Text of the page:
“We can’t leave the States. You know that.” I kissed her hard and took the car keys. Her mouth tasted like French fries. “Let’s go home and sit on the back patio. Bet the marigolds look good from all this rain.”
“Who cares.” Pulling on her neck pillow, she turned her face to the window. “It’ll be too dark to see them.”
Gear out of the trunk, back into the front hall where it will wait for us like impatient pets. We drive new places, but we never get to enjoy the scenery. I’ve squatted in pantries, stuffed myself inside air conditioning vents, and rooted around in vegetable cellars. We’ve dug through your suitcase and snuck scent sachets inside your mattress pad.
New Orleans. Albany. Pensacola. Seattle.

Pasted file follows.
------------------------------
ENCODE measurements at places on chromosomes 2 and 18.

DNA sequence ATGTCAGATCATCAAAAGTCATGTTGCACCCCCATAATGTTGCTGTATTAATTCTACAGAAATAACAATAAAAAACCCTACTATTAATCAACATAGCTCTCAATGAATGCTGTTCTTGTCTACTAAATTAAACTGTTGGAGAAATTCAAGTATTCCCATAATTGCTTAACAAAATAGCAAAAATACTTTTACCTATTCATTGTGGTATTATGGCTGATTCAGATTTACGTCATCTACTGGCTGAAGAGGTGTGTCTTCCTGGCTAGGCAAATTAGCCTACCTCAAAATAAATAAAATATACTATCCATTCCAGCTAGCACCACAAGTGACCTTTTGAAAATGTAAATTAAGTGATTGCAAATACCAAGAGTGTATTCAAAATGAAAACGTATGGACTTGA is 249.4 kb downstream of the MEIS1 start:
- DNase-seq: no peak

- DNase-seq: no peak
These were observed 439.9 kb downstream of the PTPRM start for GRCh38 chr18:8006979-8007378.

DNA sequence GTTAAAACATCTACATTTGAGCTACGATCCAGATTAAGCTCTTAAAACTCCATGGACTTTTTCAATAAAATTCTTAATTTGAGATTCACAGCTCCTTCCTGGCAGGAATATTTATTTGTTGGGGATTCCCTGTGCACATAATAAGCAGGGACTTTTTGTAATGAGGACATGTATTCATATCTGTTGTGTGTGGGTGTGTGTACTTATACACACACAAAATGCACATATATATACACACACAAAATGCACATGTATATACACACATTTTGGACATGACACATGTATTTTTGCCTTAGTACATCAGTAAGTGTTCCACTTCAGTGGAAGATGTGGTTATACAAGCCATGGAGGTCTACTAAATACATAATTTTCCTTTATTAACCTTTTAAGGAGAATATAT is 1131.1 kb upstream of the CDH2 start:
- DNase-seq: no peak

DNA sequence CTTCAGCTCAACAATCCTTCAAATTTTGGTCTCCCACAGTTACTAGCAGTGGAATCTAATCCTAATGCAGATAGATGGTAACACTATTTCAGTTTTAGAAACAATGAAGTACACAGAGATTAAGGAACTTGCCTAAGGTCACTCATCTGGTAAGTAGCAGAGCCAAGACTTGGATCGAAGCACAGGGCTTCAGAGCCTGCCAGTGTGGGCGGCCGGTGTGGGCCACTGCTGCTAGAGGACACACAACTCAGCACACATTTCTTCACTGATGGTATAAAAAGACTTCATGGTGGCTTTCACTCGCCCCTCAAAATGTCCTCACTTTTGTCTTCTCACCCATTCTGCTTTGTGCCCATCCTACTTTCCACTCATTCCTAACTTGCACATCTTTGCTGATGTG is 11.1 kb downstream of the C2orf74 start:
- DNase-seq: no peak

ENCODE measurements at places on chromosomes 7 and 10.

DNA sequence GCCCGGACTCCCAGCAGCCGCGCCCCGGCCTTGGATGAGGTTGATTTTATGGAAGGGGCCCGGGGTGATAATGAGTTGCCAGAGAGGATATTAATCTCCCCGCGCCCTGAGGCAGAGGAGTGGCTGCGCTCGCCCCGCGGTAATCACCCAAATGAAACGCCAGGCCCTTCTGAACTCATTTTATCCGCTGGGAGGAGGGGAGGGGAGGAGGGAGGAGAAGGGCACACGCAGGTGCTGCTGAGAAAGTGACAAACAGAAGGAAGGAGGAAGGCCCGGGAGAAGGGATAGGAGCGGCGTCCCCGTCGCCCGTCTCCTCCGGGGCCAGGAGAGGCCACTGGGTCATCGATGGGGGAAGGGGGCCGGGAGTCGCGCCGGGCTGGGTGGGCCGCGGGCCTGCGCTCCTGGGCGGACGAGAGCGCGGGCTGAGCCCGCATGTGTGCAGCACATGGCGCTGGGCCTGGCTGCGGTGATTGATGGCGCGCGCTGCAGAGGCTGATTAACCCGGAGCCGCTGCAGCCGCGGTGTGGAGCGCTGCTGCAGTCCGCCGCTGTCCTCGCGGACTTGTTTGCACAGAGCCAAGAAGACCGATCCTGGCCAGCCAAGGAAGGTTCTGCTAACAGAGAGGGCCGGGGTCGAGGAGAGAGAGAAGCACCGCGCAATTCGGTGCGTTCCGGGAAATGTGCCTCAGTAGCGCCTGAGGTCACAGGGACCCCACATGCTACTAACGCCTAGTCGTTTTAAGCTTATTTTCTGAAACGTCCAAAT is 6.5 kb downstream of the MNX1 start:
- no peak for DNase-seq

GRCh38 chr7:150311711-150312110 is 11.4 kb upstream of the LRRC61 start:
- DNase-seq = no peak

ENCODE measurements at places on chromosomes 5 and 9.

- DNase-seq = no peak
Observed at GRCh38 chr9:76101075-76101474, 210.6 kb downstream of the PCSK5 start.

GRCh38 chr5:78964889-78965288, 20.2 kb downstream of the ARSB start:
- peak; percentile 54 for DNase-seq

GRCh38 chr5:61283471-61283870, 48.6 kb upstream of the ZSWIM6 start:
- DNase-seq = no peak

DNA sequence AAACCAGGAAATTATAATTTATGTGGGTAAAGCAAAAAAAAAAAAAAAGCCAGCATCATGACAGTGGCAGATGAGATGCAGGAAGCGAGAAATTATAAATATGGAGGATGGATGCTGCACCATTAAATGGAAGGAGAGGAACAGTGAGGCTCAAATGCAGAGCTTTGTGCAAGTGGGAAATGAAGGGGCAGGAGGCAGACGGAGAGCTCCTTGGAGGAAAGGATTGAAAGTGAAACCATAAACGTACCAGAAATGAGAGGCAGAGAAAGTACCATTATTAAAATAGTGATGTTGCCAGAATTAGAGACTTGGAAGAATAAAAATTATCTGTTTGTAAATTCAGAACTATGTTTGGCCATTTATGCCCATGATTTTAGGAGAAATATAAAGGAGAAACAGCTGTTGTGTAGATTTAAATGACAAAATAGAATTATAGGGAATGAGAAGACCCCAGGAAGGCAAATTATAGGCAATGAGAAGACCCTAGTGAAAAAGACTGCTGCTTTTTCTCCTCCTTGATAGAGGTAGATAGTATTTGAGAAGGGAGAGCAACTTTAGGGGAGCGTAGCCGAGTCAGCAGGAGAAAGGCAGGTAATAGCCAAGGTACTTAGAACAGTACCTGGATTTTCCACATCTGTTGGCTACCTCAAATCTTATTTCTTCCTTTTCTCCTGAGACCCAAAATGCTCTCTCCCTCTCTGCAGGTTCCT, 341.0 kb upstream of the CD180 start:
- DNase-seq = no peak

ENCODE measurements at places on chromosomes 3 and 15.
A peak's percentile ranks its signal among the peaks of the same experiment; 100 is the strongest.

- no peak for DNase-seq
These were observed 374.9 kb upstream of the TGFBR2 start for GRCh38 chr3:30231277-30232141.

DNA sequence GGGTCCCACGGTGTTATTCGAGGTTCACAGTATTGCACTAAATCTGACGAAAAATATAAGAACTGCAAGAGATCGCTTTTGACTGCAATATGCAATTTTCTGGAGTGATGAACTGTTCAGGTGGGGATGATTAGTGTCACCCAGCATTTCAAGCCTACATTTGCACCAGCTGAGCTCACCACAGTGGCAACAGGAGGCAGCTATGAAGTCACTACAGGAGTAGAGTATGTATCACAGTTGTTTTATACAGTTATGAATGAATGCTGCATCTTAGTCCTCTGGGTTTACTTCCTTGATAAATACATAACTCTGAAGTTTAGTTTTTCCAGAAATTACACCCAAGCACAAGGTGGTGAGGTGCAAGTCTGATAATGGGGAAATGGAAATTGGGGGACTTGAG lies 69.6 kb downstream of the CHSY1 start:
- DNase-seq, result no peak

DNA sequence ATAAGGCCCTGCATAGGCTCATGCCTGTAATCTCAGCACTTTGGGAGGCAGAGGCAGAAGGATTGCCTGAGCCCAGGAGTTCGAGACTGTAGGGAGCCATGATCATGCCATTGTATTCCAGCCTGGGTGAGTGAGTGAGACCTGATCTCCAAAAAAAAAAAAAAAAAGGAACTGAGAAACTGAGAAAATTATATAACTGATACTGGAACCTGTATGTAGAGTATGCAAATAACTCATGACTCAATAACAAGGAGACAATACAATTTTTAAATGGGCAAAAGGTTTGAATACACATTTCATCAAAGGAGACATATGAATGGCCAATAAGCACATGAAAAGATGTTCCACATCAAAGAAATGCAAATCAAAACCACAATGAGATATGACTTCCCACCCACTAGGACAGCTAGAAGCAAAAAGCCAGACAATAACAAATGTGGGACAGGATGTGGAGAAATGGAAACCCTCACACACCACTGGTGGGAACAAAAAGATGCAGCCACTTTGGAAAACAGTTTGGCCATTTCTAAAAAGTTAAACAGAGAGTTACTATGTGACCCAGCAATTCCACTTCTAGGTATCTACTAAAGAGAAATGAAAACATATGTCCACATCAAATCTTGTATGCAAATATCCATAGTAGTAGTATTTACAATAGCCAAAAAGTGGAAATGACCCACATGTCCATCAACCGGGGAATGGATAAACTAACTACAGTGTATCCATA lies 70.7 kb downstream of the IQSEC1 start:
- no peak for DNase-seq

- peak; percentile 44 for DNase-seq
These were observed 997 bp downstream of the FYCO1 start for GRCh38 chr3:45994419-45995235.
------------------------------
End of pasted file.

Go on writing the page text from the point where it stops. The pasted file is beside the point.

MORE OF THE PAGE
You don’t have uniforms in our line of work, at least not most of the time. Those dress-up days, we play in clothes that aren’t ours. They’re provided by the people who’ve hired us, left in haphazard bundles, stuffed in crawl spaces, found in plastic grocery bags on closet floors. Mischa hates those gigs where we wrap ourselves in ratty bed sheets, but I find them the closest to what I’d actually seen myself doing with my life: acting, stage or screen. Mischa’s an art school dropout. She never even made it through her first semester.
Work is never-ending, but the pay’s first-rate. Our last four checks covered one year’s mortgage on the house. We’re assigned the jobs through our agency, emailed reservations and confirmations. We arrive late at night and leave before the sun comes up.